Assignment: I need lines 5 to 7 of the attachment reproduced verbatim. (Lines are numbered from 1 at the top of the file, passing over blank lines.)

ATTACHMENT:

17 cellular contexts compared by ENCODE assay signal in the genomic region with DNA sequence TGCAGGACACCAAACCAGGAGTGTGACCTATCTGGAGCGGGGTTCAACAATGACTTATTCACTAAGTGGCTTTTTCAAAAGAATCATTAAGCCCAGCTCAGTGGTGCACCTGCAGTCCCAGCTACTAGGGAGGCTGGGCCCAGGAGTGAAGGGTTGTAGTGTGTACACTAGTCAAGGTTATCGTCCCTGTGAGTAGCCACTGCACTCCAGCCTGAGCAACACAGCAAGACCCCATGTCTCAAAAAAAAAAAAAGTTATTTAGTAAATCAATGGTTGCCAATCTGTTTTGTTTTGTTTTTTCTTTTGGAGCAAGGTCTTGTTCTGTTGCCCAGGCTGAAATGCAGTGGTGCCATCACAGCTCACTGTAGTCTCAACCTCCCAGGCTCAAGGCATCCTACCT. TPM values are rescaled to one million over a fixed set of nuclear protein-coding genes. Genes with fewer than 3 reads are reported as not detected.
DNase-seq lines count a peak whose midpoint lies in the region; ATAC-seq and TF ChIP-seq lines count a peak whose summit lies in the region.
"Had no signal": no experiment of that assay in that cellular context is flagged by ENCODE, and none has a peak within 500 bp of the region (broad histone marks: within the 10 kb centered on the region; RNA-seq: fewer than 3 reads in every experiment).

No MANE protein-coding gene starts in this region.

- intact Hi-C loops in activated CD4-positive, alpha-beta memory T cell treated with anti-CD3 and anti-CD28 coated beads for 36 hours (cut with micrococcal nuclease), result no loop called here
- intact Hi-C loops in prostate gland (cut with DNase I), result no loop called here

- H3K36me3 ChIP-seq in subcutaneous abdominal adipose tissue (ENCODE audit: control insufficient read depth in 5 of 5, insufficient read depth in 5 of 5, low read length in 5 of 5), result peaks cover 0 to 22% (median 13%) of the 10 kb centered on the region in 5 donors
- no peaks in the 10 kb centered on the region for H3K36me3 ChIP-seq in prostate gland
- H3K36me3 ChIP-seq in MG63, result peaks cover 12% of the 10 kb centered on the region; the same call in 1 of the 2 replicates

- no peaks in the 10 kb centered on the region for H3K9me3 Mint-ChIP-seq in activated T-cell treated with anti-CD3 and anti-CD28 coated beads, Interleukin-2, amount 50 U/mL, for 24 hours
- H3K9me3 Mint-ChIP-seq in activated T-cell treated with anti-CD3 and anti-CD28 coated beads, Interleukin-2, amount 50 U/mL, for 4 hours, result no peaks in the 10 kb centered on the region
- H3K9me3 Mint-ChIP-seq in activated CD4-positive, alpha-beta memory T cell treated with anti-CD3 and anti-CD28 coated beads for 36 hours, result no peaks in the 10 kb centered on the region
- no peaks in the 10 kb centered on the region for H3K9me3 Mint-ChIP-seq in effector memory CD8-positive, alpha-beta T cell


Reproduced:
- intact Hi-C loops in activated CD4-positive, alpha-beta memory T cell treated with anti-CD3 and anti-CD28 coated beads for 36 hours (cut with micrococcal nuclease), result no loop called here
- intact Hi-C loops in prostate gland (cut with DNase I), result no loop called here

- H3K36me3 ChIP-seq in subcutaneous abdominal adipose tissue (ENCODE audit: control insufficient read depth in 5 of 5, insufficient read depth in 5 of 5, low read length in 5 of 5), result peaks cover 0 to 22% (median 13%) of the 10 kb centered on the region in 5 donors